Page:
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HA files lawsuit against former airline V.P.

HA files lawsuit against former airline V.P.

Old Nov 18, 03, 2:02 pm
  #1  
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HA files lawsuit against former airline V.P.

http://pacific.bizjournals.com/pacif...7/daily24.html

Hawaiian Airlines says it expects to lose 7,300 passengers and $2.8 million in revenue annually because of actions taken by a former executive and his new employer, and it is asking its bankruptcy judge to do something about it.

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Old Nov 20, 03, 12:14 am
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Perhaps HA is a little more financially pressed for cash than I originally thought. Law suits first, what's next?

In any case, anything that causes HA to go into the red is not good for the carrier who is still working to get out of bankruptcy.
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Old Nov 20, 03, 2:41 am
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I think when he left Hawaiian, he had a contract which states he cannot be in a position to compete with Hawaiian Airlines for 18 month. He broke that after he started working for ATA 5 month after he was fired from Hawaiian. I remember the JetBlue CEO Mr. David N kept his promise not to start or work for an airlines when he left an airline and later started Jet Blue. I guess Hawaiian felt threatened with the expansion ATA is doing so they filed a suit.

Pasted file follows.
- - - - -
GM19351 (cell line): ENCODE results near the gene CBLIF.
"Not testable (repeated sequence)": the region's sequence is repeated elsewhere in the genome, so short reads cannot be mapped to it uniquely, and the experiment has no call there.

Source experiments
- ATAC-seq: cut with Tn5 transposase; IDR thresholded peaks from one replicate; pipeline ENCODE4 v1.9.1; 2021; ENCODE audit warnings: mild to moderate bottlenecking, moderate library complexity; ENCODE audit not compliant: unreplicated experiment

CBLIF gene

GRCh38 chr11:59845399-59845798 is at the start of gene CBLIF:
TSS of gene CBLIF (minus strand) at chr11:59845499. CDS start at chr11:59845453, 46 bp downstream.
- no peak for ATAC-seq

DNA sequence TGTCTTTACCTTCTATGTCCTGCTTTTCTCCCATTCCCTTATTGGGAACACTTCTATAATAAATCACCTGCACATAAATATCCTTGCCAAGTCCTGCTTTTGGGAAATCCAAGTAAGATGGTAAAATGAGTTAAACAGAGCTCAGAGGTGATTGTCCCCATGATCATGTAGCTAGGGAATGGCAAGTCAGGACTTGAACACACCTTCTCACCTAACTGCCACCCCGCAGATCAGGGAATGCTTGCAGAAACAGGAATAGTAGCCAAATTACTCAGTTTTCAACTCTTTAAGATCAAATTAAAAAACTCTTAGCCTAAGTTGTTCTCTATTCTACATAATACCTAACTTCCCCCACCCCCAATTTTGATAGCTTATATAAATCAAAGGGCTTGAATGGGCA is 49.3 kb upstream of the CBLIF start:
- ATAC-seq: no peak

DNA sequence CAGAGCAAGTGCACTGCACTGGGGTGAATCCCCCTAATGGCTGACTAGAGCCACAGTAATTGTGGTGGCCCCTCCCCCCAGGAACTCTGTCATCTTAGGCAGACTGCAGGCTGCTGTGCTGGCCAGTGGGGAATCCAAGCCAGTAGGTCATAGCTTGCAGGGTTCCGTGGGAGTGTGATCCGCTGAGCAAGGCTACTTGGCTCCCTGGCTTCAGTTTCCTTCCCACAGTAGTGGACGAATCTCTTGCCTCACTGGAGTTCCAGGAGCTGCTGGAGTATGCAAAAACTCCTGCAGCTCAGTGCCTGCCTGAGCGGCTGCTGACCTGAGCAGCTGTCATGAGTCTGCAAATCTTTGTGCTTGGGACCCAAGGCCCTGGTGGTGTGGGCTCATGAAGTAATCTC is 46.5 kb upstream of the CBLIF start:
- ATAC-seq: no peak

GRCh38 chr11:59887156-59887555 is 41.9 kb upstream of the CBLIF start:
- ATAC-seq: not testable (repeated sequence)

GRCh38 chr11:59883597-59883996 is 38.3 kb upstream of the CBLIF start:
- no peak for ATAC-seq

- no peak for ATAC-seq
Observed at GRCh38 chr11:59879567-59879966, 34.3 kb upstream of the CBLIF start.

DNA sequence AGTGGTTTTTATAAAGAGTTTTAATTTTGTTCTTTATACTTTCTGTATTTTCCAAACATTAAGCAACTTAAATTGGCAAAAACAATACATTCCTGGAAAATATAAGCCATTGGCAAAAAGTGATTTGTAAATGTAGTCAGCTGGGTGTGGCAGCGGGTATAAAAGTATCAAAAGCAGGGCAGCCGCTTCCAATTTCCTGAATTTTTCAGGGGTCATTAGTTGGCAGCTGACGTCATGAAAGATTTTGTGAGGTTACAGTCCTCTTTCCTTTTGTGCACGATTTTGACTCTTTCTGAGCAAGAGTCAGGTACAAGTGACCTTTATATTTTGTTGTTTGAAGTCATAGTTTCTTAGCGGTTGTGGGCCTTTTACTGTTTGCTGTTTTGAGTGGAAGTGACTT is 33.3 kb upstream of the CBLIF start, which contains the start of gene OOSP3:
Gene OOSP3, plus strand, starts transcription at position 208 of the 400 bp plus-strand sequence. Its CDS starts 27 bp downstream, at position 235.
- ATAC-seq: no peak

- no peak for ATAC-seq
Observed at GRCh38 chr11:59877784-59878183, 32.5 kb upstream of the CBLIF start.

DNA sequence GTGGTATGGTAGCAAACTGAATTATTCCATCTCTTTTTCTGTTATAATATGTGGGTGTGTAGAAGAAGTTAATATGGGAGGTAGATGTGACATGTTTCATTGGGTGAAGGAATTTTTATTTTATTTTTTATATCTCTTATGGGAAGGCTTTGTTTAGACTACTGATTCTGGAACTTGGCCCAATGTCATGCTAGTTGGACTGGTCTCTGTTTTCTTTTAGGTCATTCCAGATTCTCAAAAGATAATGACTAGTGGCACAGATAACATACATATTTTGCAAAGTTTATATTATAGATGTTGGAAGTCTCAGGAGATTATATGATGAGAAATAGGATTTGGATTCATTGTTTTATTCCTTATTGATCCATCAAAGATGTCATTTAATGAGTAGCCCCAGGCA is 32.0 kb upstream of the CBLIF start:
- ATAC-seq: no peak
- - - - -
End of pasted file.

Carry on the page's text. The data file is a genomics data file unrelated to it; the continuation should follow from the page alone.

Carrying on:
[This message has been edited by flyhawaii (edited Nov 20, 2003).]
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Old Nov 20, 03, 11:48 am
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I don't know about the laws in Hawaii, but in most states these suits are difficult for companies to win. Case law is definitely heavily weighted in favor of the employee -- especially when they are terminated and need to support themselves.

However, if in his specific contract and severance or separation agreement (which is very common with CEO’s and high-ranking executives) HA paid him for his non-competition and non-solicitation time period (in this case 18 months), that can give HA a very strong argument in front of a judge. If they paid him to stay out of competition with them, he took the money and did it anyway, he could (and should, in my opinion) be in trouble. Somehow with HA, though, I'll be surprised if that's what happened.

Often, when the person has the potential ability to have a big positive impact on the business, new employers are willing to accept the financial risk associated with any potential lawsuits. I suspect ATA knew what they were getting into and did so with their attorney’s eyes wide open.
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